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Certainly, William S. Hart was the first Western Movie Superstar of them all! Hart was also born the year the Civil War ended. He later on learned and experienced many things about the real west, during his travels as a youth throughout the untamed places he visited. The strange thing to consider, if not, realize was that he became a trained and distinguished Shakespearean actor first, before embarking on a motion picture career full-time in 1914. Of course, there were other actors in silent films who become well known western players before Hart, but none of them held on to the vast amount of popularity Hart managed to achieve. The main reason for Hart's success and admiration came due to his stark realism and fastidious means of recreating western life that he really knew about. Hart approached his films with an adult posture that wasn't based around an artificial method of glamorization. His films were dead-serious in their storyline and characters. There were times his films had something of a documentary style and look that appeared as if they were authentic events. Perhaps his greatest contribution came with the various plot formulas he introduced to the western genre, such as the basic gunslinger who turns out good and gives a redeeming aspect to the storyline. This and other characteristics would later on be adapted by so many other actors and filmmakers for the western film.


So, you might ask why isn't Hart remembered so fondly or from the viewpoint of his innovated techniques? It's believed that by the time of the Golden Age of The Silent Movie, during the 1920's, the western film had turned into a major, spectacular adventure yarn, especially with such stars as Tom Mix and others who performed in a lively manner as to create more a myth about the western heros than the reality Hart strove to create. The onslaught of the glizty western movie, right into the "talking-picture" era spelled an end to Hart's methods and style of story telling. With the coming of Duke Wayne and John Ford, the western movie managed to achieve a high status and respect that was in some ways similar to what Hart always envisioned. Even though Duke was more prone to feel influenced by Harry Carey, there can be no doubt that Hart was always lingering somewhere to what would later make Duke the greatest of all Western Superstar the world as ever known.

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When I was a kid, some fifty years ago, we actually did hear of Hart. His name came up in discussions of the silent era and the history of westerns. In period pictures such as THE DARK AT THE TOP OF THE STAIRS, he's mentioned in that "household name" light, the way John Wayne is now. But you're right. So much time has passed, my generation has forgotten much of what we were told. And virtually nobody from Hart's own time survives.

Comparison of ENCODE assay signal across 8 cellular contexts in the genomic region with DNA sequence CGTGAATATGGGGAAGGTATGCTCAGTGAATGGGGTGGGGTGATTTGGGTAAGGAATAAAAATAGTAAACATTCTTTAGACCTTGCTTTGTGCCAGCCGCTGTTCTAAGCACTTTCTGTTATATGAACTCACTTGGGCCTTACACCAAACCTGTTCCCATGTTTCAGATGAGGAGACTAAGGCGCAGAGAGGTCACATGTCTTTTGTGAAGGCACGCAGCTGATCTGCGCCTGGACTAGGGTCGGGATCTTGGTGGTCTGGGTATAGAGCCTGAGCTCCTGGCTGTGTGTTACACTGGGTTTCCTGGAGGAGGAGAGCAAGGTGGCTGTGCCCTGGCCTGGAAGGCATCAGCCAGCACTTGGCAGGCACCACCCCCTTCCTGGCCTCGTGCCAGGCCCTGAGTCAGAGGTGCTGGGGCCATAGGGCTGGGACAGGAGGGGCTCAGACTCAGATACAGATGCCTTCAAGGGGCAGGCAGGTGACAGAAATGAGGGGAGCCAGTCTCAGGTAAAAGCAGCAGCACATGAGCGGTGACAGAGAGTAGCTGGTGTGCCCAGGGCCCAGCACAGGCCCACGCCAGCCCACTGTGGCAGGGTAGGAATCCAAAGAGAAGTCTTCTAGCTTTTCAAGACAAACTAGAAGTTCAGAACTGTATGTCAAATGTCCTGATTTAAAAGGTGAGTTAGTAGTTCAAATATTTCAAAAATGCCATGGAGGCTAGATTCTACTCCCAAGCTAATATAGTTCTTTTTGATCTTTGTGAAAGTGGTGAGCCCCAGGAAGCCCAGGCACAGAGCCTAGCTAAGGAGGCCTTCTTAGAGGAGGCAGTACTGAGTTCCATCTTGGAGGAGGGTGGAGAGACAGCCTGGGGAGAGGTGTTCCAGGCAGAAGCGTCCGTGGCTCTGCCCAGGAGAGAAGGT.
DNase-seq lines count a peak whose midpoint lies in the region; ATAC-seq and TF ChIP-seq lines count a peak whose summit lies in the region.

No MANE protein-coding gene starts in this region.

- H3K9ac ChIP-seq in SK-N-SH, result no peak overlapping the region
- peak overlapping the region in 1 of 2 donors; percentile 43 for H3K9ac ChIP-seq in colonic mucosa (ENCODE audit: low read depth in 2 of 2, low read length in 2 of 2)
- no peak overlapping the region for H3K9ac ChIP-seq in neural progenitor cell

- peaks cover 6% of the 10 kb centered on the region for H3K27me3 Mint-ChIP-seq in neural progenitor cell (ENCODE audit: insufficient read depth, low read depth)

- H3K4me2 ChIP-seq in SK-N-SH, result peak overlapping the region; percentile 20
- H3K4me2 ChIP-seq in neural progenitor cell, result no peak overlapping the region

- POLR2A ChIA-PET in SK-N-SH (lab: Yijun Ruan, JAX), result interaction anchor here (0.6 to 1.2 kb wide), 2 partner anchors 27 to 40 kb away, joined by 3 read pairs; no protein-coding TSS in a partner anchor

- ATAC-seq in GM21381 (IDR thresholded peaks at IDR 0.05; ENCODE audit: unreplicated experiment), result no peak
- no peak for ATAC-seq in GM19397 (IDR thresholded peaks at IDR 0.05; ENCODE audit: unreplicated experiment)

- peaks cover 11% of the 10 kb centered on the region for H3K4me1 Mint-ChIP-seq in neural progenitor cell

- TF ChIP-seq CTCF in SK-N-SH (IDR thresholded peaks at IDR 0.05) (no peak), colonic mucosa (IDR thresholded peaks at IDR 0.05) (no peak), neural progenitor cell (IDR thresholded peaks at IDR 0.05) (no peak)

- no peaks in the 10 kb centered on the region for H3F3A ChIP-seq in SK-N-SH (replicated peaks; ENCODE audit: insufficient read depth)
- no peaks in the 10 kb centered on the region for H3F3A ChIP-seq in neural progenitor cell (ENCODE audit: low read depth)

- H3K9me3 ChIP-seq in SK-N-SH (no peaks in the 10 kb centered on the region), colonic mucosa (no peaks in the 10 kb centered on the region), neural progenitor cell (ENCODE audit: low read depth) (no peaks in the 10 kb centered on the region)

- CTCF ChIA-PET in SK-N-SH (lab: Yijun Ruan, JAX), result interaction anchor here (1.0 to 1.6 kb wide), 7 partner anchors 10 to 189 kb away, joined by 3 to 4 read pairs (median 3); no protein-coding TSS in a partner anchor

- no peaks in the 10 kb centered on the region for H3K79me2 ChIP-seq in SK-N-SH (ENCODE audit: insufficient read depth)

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It's John Wayne. There's no contest with anyone else who's ever lived. Regardless of who the OP was speaking with who didn't know him, John Wayne still makes annual polls of favorite movie stars. Year after year after year. In 2010 he was voted the Number 3 movie star, on the Harris Poll. He is always the only non-current actor who makes the list.

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"Who's the Greatest? William S. Hart! No really, without Bill Hart, Wayne and Eastwood's Western Characters/Persona's simply would not exist. It was Hart who originated the strong Silent loner Anti-hero type."


I've never seen a William S. Hart movie, but I have no doubt that he is the pioneer of the western genre, and certainly did originate the strong, silent type that we have seen personified by most western actors who came along since. But I don't quite buy the theory that Wayne and Eastwood's characters would not exist were it not for Hart. Wayne was what he was, and Eastwood is what he is. Their characterizations came from their own personality. I think we would have had them as they were with or without William S. Hart. But yes, I agree he paved the way.


Wayne was never the strong, silent type, by the way. Most, or all of his westerns are wordy, dialogue-filled dramas with lots of macho behavior and little action.

Eastwood, on the other hand was the strong, silent type who used spare dialogue and plenty of action to entertain his audience.


However, as has been pointed out, Wayne's sheer number of westerns in his body of work make him the ultimate western hero in films. So he has my vote.


But my 3 personal favorites in westerns are Gary Cooper, Randolph Scott and Tom Selleck.

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John Wayne:


Red River

The Searchers